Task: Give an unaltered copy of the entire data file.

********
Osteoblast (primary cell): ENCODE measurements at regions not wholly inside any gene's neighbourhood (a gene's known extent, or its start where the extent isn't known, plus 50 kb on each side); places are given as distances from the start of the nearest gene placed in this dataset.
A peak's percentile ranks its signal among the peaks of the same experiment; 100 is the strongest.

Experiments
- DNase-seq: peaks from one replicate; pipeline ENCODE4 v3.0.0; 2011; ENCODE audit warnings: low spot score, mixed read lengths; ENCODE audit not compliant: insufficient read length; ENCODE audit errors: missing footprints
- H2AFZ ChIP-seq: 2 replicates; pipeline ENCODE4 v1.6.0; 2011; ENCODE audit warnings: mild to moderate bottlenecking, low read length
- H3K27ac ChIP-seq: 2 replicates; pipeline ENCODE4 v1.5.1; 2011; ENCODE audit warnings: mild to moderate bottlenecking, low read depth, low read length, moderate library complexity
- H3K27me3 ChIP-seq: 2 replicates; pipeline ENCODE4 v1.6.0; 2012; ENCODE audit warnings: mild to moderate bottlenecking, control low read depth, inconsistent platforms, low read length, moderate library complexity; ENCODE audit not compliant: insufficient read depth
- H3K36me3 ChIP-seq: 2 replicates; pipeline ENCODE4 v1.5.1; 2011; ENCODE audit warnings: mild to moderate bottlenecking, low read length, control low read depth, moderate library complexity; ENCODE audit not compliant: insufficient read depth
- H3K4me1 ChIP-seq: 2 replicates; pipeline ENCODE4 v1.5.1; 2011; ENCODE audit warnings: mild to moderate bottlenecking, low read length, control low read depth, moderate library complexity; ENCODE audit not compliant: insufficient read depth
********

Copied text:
Osteoblast (primary cell): ENCODE measurements at regions not wholly inside any gene's neighbourhood (a gene's known extent, or its start where the extent isn't known, plus 50 kb on each side); places are given as distances from the start of the nearest gene placed in this dataset.
A peak's percentile ranks its signal among the peaks of the same experiment; 100 is the strongest.

Experiments
- DNase-seq: peaks from one replicate; pipeline ENCODE4 v3.0.0; 2011; ENCODE audit warnings: low spot score, mixed read lengths; ENCODE audit not compliant: insufficient read length; ENCODE audit errors: missing footprints
- H2AFZ ChIP-seq: 2 replicates; pipeline ENCODE4 v1.6.0; 2011; ENCODE audit warnings: mild to moderate bottlenecking, low read length
- H3K27ac ChIP-seq: 2 replicates; pipeline ENCODE4 v1.5.1; 2011; ENCODE audit warnings: mild to moderate bottlenecking, low read depth, low read length, moderate library complexity
- H3K27me3 ChIP-seq: 2 replicates; pipeline ENCODE4 v1.6.0; 2012; ENCODE audit warnings: mild to moderate bottlenecking, control low read depth, inconsistent platforms, low read length, moderate library complexity; ENCODE audit not compliant: insufficient read depth
- H3K36me3 ChIP-seq: 2 replicates; pipeline ENCODE4 v1.5.1; 2011; ENCODE audit warnings: mild to moderate bottlenecking, low read length, control low read depth, moderate library complexity; ENCODE audit not compliant: insufficient read depth
- H3K4me1 ChIP-seq: 2 replicates; pipeline ENCODE4 v1.5.1; 2011; ENCODE audit warnings: mild to moderate bottlenecking, low read length, control low read depth, moderate library complexity; ENCODE audit not compliant: insufficient read depth